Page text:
As has been widely reported, Alexander owns a controlling interest in the first two companies. The St. Pete Times delved into how Atlantic Blue and Alico stood to benefit from the Heartland Parkway in a March 2007 story titled “Who’s Driving This Road Effort: Big landowners, including a state senator, would benefit from a highway they want built.”
Follow the link to find a terrific flash map that matches the properties in question with the proposed parkway route that – remember – Gray reportedly drew. You’ll find Alexander’s Blue Head Ranch sitting dead in the middle of the swath, like a rabbit in a snake’s belly. Here are a few key graphs from the story:
Blue Head Ranch is flat, parched grassland split in two by a stretch of blacktop called U.S. 70.
But this dusty outpost could become one of Central Florida’s hottest real estate commodities if a mammoth toll road wins approval by the state. Nearly all of Blue Head Ranch lies within a large swath where a $7-billion expressway could go.
The 62,000-acre ranch belongs to a company headed by J.D. Alexander, a powerful state senator with Florida royalty in his blood.
Alexander has been instrumental in pushing for the road by helping to form a lobbying group stocked with some of the most storied real estate dynasties in Florida. They, too, own thousands of acres along the toll road route.
The road campaign comes at a time when Alexander’s businesses, and those of some of his relatives, are shifting from farming and ranching to land development…
The key thing about both this story and “Final Frontier” is that both focused on property south of Polk County and hardly touched on the spot where the parkway would meet the hub site on SR 60, south of Winter Haven.
With that in mind, let’s revisit Winter Haven City Manager David Greene’s Dec. 2006 letter to FDOT Secretary Denver Stutler, urging him to expedite the Heartland Parkway because of the impacts of the CSX hub, of which Greene may be the single biggest booster. Sorry, I only have this in hard copy. Key passages:
“This [CSX hub] project will significantly affect Intrastate and Interstate highways, as well as the City and County road network(s). The Heartland Parkway will allow CSX the ability to efficiently move goods throughout Florida and the Southeastern United States. Many of the approximate[ly] one thousand semi trucks that will enter and leave the ILC daily will be able to utilize the Parkway, which upon construction will be a more cost effective, safe, and environmentally sound way to move goods. This will significantly reduce traffic on US 27, SR 60 and US Highway 27…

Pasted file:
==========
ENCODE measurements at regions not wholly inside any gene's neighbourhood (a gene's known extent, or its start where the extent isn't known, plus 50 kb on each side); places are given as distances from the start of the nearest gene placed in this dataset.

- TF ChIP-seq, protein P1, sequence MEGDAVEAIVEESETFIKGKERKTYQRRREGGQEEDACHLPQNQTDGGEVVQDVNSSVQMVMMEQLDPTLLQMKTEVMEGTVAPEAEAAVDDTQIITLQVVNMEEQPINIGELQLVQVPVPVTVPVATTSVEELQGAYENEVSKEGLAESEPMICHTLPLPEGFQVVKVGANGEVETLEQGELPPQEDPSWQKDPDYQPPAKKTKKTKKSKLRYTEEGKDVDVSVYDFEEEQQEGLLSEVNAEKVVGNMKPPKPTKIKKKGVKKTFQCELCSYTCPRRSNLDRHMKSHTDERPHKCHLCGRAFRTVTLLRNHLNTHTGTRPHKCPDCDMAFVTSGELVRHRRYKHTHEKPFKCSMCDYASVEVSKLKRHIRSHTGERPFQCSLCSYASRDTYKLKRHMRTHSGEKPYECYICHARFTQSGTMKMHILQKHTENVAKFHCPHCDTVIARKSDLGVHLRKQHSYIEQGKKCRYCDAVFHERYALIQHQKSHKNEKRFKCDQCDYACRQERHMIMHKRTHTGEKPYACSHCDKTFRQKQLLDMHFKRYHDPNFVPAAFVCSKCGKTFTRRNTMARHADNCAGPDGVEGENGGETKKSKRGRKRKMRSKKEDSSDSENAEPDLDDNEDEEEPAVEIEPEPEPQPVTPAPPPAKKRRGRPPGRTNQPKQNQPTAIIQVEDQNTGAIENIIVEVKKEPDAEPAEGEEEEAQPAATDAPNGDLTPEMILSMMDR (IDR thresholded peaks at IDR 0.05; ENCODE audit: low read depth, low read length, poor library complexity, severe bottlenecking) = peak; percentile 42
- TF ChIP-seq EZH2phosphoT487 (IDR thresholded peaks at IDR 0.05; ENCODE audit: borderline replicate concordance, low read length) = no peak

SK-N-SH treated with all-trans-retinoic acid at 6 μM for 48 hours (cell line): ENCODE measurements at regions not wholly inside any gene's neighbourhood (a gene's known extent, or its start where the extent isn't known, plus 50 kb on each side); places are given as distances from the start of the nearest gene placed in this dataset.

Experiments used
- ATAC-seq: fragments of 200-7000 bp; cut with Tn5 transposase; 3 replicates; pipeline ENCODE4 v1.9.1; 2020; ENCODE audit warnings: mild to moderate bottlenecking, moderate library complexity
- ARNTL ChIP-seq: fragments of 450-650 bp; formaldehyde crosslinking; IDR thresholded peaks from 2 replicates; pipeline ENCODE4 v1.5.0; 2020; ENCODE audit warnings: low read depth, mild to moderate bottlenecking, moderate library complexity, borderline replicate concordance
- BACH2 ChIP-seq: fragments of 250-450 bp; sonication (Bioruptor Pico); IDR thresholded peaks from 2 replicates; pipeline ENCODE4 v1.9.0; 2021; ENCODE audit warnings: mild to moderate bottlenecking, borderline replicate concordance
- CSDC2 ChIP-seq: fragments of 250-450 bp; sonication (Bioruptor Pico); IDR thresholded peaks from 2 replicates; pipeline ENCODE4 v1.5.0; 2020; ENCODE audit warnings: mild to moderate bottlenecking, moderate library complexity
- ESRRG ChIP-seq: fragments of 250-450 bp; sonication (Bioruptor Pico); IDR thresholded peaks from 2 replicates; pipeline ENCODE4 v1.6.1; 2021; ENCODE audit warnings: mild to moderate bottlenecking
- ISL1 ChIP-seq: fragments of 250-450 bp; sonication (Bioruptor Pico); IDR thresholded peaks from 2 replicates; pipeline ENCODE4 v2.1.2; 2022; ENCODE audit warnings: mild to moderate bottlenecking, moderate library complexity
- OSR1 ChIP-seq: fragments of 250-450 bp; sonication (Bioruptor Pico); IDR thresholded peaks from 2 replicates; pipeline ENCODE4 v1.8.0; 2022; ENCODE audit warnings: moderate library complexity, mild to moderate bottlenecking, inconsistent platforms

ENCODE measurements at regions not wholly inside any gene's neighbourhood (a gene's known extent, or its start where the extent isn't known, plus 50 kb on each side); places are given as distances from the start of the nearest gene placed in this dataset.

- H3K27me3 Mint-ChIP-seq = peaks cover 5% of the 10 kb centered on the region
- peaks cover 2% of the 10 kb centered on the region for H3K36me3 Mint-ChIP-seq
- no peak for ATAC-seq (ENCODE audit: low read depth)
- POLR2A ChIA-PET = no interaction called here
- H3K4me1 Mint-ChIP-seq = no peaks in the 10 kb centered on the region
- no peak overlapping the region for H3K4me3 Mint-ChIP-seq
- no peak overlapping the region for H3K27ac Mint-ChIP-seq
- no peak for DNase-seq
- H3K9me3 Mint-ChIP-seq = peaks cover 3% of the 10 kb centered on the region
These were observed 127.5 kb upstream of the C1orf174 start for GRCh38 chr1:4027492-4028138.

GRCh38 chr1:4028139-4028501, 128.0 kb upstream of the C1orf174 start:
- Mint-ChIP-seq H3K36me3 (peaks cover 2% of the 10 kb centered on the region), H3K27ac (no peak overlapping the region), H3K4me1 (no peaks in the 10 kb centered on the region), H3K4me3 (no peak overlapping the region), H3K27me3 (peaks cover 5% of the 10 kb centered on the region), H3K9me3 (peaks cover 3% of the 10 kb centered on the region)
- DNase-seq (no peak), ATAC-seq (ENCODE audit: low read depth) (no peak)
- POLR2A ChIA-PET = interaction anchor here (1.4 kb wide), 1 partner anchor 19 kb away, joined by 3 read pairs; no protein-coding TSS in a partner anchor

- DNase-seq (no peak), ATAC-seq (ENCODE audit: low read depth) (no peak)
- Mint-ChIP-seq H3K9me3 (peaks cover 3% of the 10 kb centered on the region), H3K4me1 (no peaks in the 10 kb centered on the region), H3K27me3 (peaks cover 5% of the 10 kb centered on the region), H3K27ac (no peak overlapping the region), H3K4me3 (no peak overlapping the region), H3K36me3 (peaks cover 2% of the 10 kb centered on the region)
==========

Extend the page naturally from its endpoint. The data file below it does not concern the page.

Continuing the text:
“…The Heartland Parkway will be a vital link to the movement of goods and services throughout Florida and the Southeastern United States. The proposed CSX Integrated Logistics Center is very important to the future of Winter Haven, Polk County, Central Florida and the State of Florida.”
Got that? They’re a package. One helps justify the other. Everyone I ever talked to about the hub, on whatever side, agreed that the existing road network surrounding the hub was inadequate for its long-term traffic impacts. Now, how might you solve that problem?
Alexander himself sounded this theme when I interviewed him in April 2007, back when he would talk to me. I asked him if he was worried about the CSX road impacts, and he answered: “Sure I’m worried, but I have to look at what’s happening. The CSX thing is a reality. It’s going to spur economic development. The county really doesn’t have a choice but to improve our infrastructure.”
More technically, the 2035 traffic projection map Florida’s Turnpike Enterprise produced for the Heartland Parkway route pegs the currently rural hub section of the route as easily the busiest section not directly tied to I-4 by 2035. It’s seen as far busier than where the new highway would meet the Polk Parkway in heavily populated suburban South Lakeland. That would seem absurd if planners weren’t already projecting hub traffic, before the hub even exists.
People tend to think that Gov. Charlie Crist killed the Heartland Parkway in spring of 2007. Not true. The portion that would link the Polk Parkway, the hub, and I-4 is being studied right now. What’s gone is the PR campaign. HEART’s extensive website as been swallowed by GoDaddy, and I couldn’t find a link to the 2035 traffic study map I mentioned above anywhere online. It used to be a quick Google search. (I printed a copy back in the day.)
Anyway, it is true that this so-called “Central Polk Parkway” section does not include the north-south route that would run through Alexander’s property south of Polk and provided much of the highway’s controversy. But supporters always planned to start with the central Polk portion and move south from there. And the CSX hub traffic would greatly enhance the case for the road in Polk. Even I would admit it makes sense to build the Central Polk Parkway if the hub comes to fruition.
Which leads us back to the question of conflict. In the “Who’s Driving This Road Effort?” story, the SPT writes:
About the same time, Alexander said, he asked the Senate’s general counsel whether he had a conflict [related to the parkway]. He said he was told if he avoided discussions with government decisionmakers on a subject that affects him financially, he had no conflict.
The Hub, Highland Cassidy, and Phoenix
Here’s where Highland Cassidy , Alexander’s HEART partner, comes in.